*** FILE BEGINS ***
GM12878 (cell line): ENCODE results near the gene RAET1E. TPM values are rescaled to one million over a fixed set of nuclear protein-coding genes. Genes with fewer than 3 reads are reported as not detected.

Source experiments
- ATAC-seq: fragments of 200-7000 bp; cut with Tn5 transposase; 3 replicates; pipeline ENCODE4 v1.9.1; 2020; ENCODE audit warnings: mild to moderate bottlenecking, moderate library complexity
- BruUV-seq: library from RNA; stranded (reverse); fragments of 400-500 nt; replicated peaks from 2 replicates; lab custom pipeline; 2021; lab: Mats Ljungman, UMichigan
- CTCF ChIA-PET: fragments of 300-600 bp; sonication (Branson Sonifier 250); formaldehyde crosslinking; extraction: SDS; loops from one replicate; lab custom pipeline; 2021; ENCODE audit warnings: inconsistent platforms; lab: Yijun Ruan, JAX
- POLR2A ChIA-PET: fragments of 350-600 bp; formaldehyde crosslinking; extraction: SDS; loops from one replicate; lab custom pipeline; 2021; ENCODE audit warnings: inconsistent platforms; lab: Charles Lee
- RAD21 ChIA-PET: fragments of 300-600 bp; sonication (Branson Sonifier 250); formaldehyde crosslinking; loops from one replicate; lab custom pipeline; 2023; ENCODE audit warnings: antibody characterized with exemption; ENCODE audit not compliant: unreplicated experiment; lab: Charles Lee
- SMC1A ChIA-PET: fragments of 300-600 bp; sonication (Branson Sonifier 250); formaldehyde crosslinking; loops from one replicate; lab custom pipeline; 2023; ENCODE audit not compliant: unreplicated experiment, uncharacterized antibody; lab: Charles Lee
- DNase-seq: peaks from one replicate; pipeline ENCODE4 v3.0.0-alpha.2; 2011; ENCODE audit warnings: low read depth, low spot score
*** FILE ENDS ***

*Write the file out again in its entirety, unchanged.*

GM12878 (cell line): ENCODE results near the gene RAET1E. TPM values are rescaled to one million over a fixed set of nuclear protein-coding genes. Genes with fewer than 3 reads are reported as not detected.

Source experiments
- ATAC-seq: fragments of 200-7000 bp; cut with Tn5 transposase; 3 replicates; pipeline ENCODE4 v1.9.1; 2020; ENCODE audit warnings: mild to moderate bottlenecking, moderate library complexity
- BruUV-seq: library from RNA; stranded (reverse); fragments of 400-500 nt; replicated peaks from 2 replicates; lab custom pipeline; 2021; lab: Mats Ljungman, UMichigan
- CTCF ChIA-PET: fragments of 300-600 bp; sonication (Branson Sonifier 250); formaldehyde crosslinking; extraction: SDS; loops from one replicate; lab custom pipeline; 2021; ENCODE audit warnings: inconsistent platforms; lab: Yijun Ruan, JAX
- POLR2A ChIA-PET: fragments of 350-600 bp; formaldehyde crosslinking; extraction: SDS; loops from one replicate; lab custom pipeline; 2021; ENCODE audit warnings: inconsistent platforms; lab: Charles Lee
- RAD21 ChIA-PET: fragments of 300-600 bp; sonication (Branson Sonifier 250); formaldehyde crosslinking; loops from one replicate; lab custom pipeline; 2023; ENCODE audit warnings: antibody characterized with exemption; ENCODE audit not compliant: unreplicated experiment; lab: Charles Lee
- SMC1A ChIA-PET: fragments of 300-600 bp; sonication (Branson Sonifier 250); formaldehyde crosslinking; loops from one replicate; lab custom pipeline; 2023; ENCODE audit not compliant: unreplicated experiment, uncharacterized antibody; lab: Charles Lee
- DNase-seq: peaks from one replicate; pipeline ENCODE4 v3.0.0-alpha.2; 2011; ENCODE audit warnings: low read depth, low spot score